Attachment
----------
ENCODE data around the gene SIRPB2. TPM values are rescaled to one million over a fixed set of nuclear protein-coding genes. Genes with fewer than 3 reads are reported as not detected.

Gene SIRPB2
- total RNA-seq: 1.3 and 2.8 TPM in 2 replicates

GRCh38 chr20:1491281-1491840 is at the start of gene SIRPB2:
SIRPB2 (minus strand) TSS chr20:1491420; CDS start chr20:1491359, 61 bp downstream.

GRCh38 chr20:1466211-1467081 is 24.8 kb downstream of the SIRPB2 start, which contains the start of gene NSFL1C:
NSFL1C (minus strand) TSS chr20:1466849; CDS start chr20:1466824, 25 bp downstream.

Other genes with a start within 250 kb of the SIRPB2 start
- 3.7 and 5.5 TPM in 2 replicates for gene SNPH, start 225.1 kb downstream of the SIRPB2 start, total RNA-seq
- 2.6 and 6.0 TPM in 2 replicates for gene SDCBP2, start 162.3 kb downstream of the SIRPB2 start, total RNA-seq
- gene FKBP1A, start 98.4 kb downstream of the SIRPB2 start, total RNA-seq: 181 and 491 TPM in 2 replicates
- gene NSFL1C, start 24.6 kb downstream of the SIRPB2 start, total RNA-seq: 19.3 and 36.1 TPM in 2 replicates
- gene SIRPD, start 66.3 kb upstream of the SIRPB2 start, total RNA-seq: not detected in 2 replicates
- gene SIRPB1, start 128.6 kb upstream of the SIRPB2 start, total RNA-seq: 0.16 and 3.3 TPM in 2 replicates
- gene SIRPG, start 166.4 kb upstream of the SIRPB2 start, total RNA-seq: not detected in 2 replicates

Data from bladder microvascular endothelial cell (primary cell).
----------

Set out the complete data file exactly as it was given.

ENCODE data around the gene SIRPB2. TPM values are rescaled to one million over a fixed set of nuclear protein-coding genes. Genes with fewer than 3 reads are reported as not detected.

Gene SIRPB2
- total RNA-seq: 1.3 and 2.8 TPM in 2 replicates

GRCh38 chr20:1491281-1491840 is at the start of gene SIRPB2:
SIRPB2 (minus strand) TSS chr20:1491420; CDS start chr20:1491359, 61 bp downstream.

GRCh38 chr20:1466211-1467081 is 24.8 kb downstream of the SIRPB2 start, which contains the start of gene NSFL1C:
NSFL1C (minus strand) TSS chr20:1466849; CDS start chr20:1466824, 25 bp downstream.

Other genes with a start within 250 kb of the SIRPB2 start
- 3.7 and 5.5 TPM in 2 replicates for gene SNPH, start 225.1 kb downstream of the SIRPB2 start, total RNA-seq
- 2.6 and 6.0 TPM in 2 replicates for gene SDCBP2, start 162.3 kb downstream of the SIRPB2 start, total RNA-seq
- gene FKBP1A, start 98.4 kb downstream of the SIRPB2 start, total RNA-seq: 181 and 491 TPM in 2 replicates
- gene NSFL1C, start 24.6 kb downstream of the SIRPB2 start, total RNA-seq: 19.3 and 36.1 TPM in 2 replicates
- gene SIRPD, start 66.3 kb upstream of the SIRPB2 start, total RNA-seq: not detected in 2 replicates
- gene SIRPB1, start 128.6 kb upstream of the SIRPB2 start, total RNA-seq: 0.16 and 3.3 TPM in 2 replicates
- gene SIRPG, start 166.4 kb upstream of the SIRPB2 start, total RNA-seq: not detected in 2 replicates

Data from bladder microvascular endothelial cell (primary cell).